I am currently under a book deadline, so long blog posts will probably be few and far between until the end of the year. The working title of the book is Waking Up: Science, Skepticism, and Spirituality. This title could very well change, but this should give you some indication of what I’m up to. My goal is to write a “spiritual” book for smart, skeptical people—dealing with issues like the illusion of the self, the efficacy of practices like meditation, the cultivation of positive mental states, etc.
Writing this book has forced me to revisit the work of gurus and spiritual teachers at every point on the spectrum of wisdom and crackpottery—which has been a lot of fun.
One behavior that you can readily notice in many gurus, as well as in their students, is an unusual commitment to maintaining eye contact. In the best case, this behavior emerges from a genuine comfort in the presence of other people and deep interest in their well-being. Given this frame of mind, there may not be a reason to look elsewhere. But maintaining eye contact can also become a way of “acting spiritual”—and an intrusive affectation. Needless to say, there are people who maintain rigid eye lock, not from an attitude of openness and interest—or from a desire to appear open and interested—but as an aggressive and narcissistic show of dominance. (Psychopaths tend to make exceptionally good eye contact.) Whatever the motive behind it, there can be tremendous power in an unwavering gaze.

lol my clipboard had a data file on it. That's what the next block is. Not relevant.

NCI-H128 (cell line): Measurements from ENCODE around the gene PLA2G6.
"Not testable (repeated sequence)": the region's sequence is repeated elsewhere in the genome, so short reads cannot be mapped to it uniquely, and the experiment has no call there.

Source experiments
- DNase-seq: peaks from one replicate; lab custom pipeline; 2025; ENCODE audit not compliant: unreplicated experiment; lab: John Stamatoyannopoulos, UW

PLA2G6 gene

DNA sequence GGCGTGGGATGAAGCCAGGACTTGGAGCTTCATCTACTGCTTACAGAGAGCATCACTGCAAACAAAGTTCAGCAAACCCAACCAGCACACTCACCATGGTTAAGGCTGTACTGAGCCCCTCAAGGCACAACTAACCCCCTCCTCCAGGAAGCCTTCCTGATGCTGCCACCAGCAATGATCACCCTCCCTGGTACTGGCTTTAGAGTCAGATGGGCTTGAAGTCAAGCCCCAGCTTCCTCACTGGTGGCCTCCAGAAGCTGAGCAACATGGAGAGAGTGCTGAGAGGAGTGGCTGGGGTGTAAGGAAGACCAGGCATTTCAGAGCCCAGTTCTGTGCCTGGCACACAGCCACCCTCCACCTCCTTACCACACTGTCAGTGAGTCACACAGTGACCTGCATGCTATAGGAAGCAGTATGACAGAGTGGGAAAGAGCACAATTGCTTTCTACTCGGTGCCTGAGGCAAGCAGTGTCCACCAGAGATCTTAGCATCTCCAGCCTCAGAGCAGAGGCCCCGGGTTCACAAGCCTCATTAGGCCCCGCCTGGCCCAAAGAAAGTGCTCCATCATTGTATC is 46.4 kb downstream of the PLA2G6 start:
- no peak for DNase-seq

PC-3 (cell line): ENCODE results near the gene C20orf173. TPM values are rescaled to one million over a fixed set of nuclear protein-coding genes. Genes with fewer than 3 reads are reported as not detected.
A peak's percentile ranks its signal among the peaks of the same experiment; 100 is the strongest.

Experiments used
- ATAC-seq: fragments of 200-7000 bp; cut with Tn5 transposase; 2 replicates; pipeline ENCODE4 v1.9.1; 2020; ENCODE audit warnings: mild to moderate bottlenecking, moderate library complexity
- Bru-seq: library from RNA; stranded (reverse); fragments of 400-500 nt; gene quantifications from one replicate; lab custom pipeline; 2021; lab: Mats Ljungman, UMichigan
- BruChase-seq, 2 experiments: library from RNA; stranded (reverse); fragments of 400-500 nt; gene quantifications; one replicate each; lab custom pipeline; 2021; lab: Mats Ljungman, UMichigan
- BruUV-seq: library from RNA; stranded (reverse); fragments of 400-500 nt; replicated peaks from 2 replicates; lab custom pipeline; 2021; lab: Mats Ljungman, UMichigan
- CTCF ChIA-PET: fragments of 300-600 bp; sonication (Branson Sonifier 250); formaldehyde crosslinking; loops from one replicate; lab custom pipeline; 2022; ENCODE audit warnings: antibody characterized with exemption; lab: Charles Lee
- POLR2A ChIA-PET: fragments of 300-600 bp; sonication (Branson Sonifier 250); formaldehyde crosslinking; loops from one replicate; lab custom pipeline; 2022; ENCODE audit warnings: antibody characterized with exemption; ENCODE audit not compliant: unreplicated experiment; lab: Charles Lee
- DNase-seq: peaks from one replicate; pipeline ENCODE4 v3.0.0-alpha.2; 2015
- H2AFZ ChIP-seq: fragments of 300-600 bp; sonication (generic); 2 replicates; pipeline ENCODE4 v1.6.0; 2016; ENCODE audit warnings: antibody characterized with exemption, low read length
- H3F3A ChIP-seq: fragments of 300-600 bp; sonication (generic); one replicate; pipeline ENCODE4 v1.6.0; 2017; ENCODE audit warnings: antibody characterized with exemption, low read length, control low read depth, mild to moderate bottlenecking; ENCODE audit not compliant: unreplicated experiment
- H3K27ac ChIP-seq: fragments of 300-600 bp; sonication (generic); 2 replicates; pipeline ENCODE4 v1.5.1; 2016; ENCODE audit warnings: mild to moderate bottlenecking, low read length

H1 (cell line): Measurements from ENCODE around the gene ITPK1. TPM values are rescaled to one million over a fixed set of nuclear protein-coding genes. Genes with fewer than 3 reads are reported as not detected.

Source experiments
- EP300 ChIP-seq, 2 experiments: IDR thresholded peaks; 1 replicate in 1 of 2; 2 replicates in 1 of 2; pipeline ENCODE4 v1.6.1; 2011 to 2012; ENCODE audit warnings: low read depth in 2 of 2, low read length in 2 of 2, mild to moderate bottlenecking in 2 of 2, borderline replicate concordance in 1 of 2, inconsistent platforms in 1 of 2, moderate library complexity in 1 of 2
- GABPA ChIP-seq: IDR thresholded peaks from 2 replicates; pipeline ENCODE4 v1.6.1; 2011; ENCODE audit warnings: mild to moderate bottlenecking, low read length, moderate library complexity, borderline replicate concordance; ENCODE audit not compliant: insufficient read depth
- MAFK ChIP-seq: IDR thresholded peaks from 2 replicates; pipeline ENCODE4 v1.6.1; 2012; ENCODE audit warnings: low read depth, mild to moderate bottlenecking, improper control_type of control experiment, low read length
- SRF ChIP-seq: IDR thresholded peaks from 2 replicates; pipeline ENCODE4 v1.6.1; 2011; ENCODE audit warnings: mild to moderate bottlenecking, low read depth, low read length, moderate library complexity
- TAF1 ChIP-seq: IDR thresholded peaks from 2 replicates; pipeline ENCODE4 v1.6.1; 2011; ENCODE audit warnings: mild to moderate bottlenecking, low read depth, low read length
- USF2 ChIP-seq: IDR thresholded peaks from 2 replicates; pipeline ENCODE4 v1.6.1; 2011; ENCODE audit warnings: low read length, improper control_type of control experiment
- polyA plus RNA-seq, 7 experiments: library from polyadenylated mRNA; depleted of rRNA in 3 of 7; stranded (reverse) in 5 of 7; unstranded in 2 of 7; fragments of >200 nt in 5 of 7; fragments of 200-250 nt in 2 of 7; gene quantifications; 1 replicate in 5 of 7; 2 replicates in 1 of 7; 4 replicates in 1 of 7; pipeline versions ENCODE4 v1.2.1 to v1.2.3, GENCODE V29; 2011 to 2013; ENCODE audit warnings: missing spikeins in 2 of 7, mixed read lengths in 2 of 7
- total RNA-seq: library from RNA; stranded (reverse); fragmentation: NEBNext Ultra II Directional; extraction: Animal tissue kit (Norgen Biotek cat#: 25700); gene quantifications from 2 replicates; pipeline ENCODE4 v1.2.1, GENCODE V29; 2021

Most of you know what I’m talking about, but if you want to witness a glorious example of the grandiosity that a person’s eyes can convey, watch a few minutes of the following interview with Osho (Bhagwan Shree Rashneesh). I never met Osho, but I have met many people like him. He was by no means the worst that the New Age had to offer. He undoubtedly harmed many people in the end—and, perhaps, in the beginning and middle as well—but he wasn’t merely a lunatic or a con artist as many other gurus have been. Osho always seemed like a genuinely insightful man who had much to teach, but who grew increasingly intoxicated by the power of his role, and then finally lost his mind in it. When you spend your days sniffing nitrous oxide, demanding fellatio at 45-minute intervals, making sacred gifts of your fingernail clippings, and shopping for your 94th Rolls Royce… you should probably know that you’ve wandered a step or two off the path.
In any case, I find the way Osho plays the game of eye contact in this interview simply hilarious. This is what the Internet is for… Enjoy!